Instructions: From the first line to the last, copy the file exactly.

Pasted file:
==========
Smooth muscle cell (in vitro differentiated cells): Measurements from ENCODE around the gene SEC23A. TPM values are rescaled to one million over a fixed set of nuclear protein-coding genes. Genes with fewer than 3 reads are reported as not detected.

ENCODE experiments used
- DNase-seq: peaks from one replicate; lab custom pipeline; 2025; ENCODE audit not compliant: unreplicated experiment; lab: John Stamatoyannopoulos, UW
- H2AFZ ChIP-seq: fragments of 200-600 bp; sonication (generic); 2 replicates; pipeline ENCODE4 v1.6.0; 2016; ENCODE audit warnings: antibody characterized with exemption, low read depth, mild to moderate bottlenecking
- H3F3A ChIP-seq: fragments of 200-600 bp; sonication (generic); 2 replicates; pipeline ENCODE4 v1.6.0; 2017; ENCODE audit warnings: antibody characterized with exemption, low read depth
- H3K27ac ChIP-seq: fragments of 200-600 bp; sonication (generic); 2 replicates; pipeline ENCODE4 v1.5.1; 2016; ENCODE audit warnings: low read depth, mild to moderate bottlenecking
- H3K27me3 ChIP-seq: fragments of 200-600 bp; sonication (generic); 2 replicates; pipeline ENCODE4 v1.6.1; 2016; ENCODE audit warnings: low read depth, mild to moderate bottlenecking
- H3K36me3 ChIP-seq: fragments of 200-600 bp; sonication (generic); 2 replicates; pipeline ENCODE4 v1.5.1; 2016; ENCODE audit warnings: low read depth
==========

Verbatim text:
Smooth muscle cell (in vitro differentiated cells): Measurements from ENCODE around the gene SEC23A. TPM values are rescaled to one million over a fixed set of nuclear protein-coding genes. Genes with fewer than 3 reads are reported as not detected.

ENCODE experiments used
- DNase-seq: peaks from one replicate; lab custom pipeline; 2025; ENCODE audit not compliant: unreplicated experiment; lab: John Stamatoyannopoulos, UW
- H2AFZ ChIP-seq: fragments of 200-600 bp; sonication (generic); 2 replicates; pipeline ENCODE4 v1.6.0; 2016; ENCODE audit warnings: antibody characterized with exemption, low read depth, mild to moderate bottlenecking
- H3F3A ChIP-seq: fragments of 200-600 bp; sonication (generic); 2 replicates; pipeline ENCODE4 v1.6.0; 2017; ENCODE audit warnings: antibody characterized with exemption, low read depth
- H3K27ac ChIP-seq: fragments of 200-600 bp; sonication (generic); 2 replicates; pipeline ENCODE4 v1.5.1; 2016; ENCODE audit warnings: low read depth, mild to moderate bottlenecking
- H3K27me3 ChIP-seq: fragments of 200-600 bp; sonication (generic); 2 replicates; pipeline ENCODE4 v1.6.1; 2016; ENCODE audit warnings: low read depth, mild to moderate bottlenecking
- H3K36me3 ChIP-seq: fragments of 200-600 bp; sonication (generic); 2 replicates; pipeline ENCODE4 v1.5.1; 2016; ENCODE audit warnings: low read depth